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Dale Earnhardt Jr.‘s Lost Speedways documentary series is back for Season 2, and it’s even more personal for the NASCAR legend than Season 1. In the finale of the second season, Earnhardt returns to the now-closed Myrtle Beach Speedway, which is the racetrack where he recorded his first career NASCAR start.

Earnhardt recently spoke about his emotional return to Myrtle Beach, and he admitted seeing the track in its current condition felt like “going to a funeral.”

Myrtle Beach Speedway meant a lot to Dale Earnhardt Jr.

Every NASCAR driver has that one racetrack that means the most to them. It might be the site of their first race, where they lifted up their first trophy, or the track that brought them the most success over the course of their career.

For Earnhardt, that track is Myrtle Beach Speedway.

Earnhardt started racing at Myrtle Beach when he was just 18 years old. His father, Dale Earnhardt Sr., chose the track as Dale Jr.’s training site mostly because it was close to the family’s racing headquarters in Mooresville, N.C. In 1996, Earnhardt made his Busch Series debut in the Carolina Pride 250 at Myrtle Beach, and he’s had a soft spot for the track ever since.

In the Season 2 finale of Lost Speedways, Earnhardt visits the now-closed racetrack that’s about to be sold to a residential and commercial developer.

“This track is where I learned to be a racecar driver,” Earnhardt says in the beginning of the episode. “And now deconstruction is underway. That means it’s going away forever. So forgive me if I go back to the beach one last time. I’m not sure what I’ll find when I get there, but I need to say goodbye to an old friend before she’s gone.”

Earnhardt describes emotional return to Myrtle Beach Speedway

Dale Earnhardt Jr. gets emotional when visiting Myrtle Beach Speedway.
Dale Earnhardt Jr. stands in the garage area during practice for the NASCAR Xfinity Series Sport Clips Haircuts VFW 200 at Darlington Raceway | Jared C. Tilton/Getty Images

Ahead of the Season 2 premiere of Lost Speedways earlier this month, Earnhardt joined People’s Daryn Carp on an episode of Reality Check and spoke about the experiences he’s had while hosting the show.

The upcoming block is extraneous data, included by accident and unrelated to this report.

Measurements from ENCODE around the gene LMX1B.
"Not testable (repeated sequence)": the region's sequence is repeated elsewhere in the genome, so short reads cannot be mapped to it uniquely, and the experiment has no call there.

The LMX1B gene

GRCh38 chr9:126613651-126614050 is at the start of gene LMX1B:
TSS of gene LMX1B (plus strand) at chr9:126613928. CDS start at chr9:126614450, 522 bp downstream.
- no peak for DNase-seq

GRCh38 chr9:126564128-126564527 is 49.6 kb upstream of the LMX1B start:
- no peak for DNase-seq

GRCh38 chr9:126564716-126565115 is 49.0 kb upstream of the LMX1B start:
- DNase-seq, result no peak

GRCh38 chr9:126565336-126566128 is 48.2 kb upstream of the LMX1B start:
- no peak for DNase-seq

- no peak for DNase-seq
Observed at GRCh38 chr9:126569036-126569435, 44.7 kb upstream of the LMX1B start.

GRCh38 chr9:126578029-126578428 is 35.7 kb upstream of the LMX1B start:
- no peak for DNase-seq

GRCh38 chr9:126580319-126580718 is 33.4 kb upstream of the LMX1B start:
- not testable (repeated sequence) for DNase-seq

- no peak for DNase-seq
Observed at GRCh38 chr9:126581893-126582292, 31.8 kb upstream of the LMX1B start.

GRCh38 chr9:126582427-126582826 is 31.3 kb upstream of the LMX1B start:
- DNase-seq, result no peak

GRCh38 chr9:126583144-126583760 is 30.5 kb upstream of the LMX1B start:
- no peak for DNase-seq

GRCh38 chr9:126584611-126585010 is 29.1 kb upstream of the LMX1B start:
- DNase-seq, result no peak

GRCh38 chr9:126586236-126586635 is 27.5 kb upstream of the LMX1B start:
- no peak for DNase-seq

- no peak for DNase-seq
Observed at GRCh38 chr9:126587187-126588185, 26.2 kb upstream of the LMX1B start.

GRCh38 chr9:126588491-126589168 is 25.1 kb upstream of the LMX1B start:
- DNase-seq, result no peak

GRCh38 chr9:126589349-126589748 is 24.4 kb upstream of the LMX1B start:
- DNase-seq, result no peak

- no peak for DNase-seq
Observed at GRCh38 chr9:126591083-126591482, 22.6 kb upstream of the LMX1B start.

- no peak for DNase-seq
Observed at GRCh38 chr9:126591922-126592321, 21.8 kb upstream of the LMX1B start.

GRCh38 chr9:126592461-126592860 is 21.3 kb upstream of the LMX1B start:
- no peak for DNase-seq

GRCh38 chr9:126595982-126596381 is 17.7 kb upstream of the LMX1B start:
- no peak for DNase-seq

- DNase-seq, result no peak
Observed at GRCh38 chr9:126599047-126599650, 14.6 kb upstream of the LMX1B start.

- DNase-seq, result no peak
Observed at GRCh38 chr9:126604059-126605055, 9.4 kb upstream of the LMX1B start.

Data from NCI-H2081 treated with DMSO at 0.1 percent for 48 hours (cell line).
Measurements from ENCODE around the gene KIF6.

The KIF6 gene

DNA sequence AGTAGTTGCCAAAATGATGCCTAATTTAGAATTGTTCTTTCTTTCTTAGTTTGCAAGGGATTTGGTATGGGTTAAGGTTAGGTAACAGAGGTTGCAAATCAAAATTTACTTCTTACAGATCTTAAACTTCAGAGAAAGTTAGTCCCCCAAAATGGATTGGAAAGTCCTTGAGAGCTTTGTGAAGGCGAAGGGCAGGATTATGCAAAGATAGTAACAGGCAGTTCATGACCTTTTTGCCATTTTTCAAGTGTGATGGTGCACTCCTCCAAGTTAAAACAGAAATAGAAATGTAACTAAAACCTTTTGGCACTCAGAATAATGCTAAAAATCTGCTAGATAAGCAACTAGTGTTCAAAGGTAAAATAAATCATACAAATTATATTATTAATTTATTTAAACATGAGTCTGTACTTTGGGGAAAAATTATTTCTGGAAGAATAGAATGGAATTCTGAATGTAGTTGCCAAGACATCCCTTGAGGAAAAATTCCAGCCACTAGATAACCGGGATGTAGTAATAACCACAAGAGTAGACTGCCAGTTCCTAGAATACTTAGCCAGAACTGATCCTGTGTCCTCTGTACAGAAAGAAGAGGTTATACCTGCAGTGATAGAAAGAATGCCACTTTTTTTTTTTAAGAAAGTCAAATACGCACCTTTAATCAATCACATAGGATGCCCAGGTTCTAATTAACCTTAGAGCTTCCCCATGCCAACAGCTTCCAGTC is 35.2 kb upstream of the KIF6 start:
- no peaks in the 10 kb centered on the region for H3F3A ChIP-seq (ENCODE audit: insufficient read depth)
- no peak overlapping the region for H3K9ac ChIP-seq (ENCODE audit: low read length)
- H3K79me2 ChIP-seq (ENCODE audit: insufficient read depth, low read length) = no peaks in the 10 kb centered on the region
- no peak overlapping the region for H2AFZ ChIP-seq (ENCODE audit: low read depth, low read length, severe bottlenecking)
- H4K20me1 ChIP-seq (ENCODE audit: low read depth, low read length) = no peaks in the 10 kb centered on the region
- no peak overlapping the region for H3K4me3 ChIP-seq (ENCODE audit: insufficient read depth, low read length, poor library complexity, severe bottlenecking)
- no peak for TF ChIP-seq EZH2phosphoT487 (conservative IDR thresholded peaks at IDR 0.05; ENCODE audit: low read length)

None of them were more emotional than the goodbye he gave to Myrtle Beach Speedway.

“One particular racetrack we go to, Myrtle Beach, South Carolina; I raced there, and it just recently closed. So, it’s a very fresh situation for that community, and they are all very emotional about it,” he said. “I didn’t expect to be affected the way I was filming the show, and it felt like going to a funeral. It really was a very different type of show, the whole vibe. So, that one to me is pretty special, That’s gonna be a special episode that I can’t wait for people to see. It’s unlike any other episode that we’ve done this season or will do again.”

Lost Speedways Season 2 is out now on Peacock TV


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Lost Speedways was an instant success after first debuting in 2020. NASCAR fans immediately fell in love with the authenticity and the unique stories that came from the documentary series. But even though Season 1 was more successful than Earnhardt could’ve ever hoped, he says Season 2 is that much better.

“There were some nerves and anxiety going into this season, but man did it deliver,” he told Carp. “I feel like we took more risks, and then were rewarded more for those risks, and I think you’ll see that. There’s better quality across the board in terms of our production crew and what we learned from Season 1 to Season 2. Everything is stepped up a bit. It’s just gonna be a better, enjoyable watch I think for the viewer.”

Season 2 of Lost Speedways is streaming now on Peacock TV.